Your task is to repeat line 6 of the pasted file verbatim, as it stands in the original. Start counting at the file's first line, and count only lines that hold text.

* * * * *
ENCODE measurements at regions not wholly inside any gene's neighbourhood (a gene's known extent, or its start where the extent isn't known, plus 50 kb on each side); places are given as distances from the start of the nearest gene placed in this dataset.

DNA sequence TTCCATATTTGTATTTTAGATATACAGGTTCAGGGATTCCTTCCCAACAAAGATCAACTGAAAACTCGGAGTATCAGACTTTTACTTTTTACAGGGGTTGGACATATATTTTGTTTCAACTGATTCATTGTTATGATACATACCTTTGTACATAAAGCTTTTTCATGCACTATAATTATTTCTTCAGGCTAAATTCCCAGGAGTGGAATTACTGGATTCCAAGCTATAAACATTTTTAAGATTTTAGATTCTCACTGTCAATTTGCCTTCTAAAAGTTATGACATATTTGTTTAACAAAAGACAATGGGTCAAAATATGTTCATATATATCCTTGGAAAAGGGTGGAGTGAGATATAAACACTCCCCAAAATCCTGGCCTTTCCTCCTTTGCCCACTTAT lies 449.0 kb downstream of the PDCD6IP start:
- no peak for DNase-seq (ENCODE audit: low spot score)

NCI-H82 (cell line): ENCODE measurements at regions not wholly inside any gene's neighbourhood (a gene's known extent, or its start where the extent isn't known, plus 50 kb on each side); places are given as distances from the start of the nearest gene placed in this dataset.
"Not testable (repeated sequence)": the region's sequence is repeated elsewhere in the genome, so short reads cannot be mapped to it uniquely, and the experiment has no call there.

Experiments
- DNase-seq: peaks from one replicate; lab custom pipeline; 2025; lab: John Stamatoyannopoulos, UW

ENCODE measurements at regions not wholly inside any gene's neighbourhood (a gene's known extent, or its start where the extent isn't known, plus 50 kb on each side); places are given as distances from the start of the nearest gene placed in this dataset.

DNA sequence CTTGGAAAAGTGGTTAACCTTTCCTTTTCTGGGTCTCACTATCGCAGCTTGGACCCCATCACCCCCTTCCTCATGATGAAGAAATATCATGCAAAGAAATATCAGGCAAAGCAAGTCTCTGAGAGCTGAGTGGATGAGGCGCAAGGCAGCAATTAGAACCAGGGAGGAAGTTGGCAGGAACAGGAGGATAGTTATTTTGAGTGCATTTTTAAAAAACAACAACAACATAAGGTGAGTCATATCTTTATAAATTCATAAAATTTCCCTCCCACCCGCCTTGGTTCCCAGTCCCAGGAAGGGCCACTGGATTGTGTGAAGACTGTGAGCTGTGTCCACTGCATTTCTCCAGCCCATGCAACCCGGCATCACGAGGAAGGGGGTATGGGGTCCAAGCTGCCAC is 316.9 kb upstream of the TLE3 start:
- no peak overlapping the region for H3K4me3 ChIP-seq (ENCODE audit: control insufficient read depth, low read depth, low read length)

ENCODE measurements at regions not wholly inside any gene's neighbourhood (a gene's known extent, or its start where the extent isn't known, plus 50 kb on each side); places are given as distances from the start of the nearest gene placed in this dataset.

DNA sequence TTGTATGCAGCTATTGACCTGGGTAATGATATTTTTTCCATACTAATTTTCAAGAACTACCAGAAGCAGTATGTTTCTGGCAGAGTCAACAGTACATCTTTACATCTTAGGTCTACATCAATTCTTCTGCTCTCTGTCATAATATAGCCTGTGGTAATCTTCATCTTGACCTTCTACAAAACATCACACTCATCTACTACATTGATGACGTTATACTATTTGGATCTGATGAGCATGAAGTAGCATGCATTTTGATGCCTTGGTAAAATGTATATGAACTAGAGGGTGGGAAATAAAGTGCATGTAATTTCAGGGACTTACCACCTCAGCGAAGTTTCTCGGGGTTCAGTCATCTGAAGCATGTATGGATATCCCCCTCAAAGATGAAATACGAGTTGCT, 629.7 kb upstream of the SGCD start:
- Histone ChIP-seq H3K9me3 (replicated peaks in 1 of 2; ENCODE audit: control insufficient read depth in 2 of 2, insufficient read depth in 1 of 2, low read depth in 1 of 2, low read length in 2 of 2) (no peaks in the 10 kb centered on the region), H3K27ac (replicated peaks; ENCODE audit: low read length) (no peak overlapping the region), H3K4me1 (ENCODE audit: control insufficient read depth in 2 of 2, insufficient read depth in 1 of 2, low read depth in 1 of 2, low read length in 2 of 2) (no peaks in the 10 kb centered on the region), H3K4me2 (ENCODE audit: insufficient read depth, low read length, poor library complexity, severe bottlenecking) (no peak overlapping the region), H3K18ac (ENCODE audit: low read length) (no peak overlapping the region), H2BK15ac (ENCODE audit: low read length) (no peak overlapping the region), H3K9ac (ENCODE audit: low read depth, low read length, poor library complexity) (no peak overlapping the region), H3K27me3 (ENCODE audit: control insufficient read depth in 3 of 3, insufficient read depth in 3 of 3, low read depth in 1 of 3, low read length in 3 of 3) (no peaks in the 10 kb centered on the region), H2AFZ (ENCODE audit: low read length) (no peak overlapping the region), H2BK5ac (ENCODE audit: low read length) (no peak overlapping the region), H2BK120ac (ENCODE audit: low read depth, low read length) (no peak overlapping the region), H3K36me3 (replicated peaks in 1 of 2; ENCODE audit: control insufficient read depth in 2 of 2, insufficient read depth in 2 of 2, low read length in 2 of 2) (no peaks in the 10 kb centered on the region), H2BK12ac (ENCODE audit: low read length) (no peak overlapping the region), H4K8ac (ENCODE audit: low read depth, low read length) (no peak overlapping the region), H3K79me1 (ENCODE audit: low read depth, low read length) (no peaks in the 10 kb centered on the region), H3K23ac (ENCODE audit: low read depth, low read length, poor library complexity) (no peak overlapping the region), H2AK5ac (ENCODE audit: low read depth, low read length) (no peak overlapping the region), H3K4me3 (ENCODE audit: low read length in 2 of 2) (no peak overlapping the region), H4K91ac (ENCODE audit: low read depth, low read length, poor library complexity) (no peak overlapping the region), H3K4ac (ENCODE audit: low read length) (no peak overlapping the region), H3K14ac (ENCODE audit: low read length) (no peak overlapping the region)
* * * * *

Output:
Experiments